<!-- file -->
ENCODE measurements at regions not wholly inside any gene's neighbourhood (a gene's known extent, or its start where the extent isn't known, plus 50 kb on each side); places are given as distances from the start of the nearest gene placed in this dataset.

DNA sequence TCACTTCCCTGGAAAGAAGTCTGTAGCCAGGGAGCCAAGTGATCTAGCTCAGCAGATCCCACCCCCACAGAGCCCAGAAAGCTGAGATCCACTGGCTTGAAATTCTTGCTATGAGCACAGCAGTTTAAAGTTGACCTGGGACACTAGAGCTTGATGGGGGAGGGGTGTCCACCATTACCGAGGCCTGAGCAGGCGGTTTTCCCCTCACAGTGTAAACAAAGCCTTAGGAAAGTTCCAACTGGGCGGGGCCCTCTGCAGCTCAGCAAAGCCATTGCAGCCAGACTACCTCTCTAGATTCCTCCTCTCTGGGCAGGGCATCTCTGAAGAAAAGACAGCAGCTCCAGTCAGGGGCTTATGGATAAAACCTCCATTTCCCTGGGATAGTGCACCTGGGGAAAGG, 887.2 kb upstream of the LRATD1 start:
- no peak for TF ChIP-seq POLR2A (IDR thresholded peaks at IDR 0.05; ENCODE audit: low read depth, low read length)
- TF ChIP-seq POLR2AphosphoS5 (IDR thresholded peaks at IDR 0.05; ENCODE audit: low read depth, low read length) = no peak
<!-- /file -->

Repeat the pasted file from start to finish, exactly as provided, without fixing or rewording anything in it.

ENCODE measurements at regions not wholly inside any gene's neighbourhood (a gene's known extent, or its start where the extent isn't known, plus 50 kb on each side); places are given as distances from the start of the nearest gene placed in this dataset.

DNA sequence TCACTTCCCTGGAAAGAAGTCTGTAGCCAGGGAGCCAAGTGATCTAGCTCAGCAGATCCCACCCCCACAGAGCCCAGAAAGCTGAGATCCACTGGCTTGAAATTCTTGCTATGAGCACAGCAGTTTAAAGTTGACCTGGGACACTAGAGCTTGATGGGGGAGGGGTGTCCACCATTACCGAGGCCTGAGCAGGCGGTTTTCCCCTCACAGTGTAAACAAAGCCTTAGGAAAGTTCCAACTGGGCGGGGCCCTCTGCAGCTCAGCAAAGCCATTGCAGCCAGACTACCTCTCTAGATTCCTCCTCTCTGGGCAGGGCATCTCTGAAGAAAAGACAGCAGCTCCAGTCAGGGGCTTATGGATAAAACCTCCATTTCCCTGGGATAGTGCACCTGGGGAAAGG, 887.2 kb upstream of the LRATD1 start:
- no peak for TF ChIP-seq POLR2A (IDR thresholded peaks at IDR 0.05; ENCODE audit: low read depth, low read length)
- TF ChIP-seq POLR2AphosphoS5 (IDR thresholded peaks at IDR 0.05; ENCODE audit: low read depth, low read length) = no peak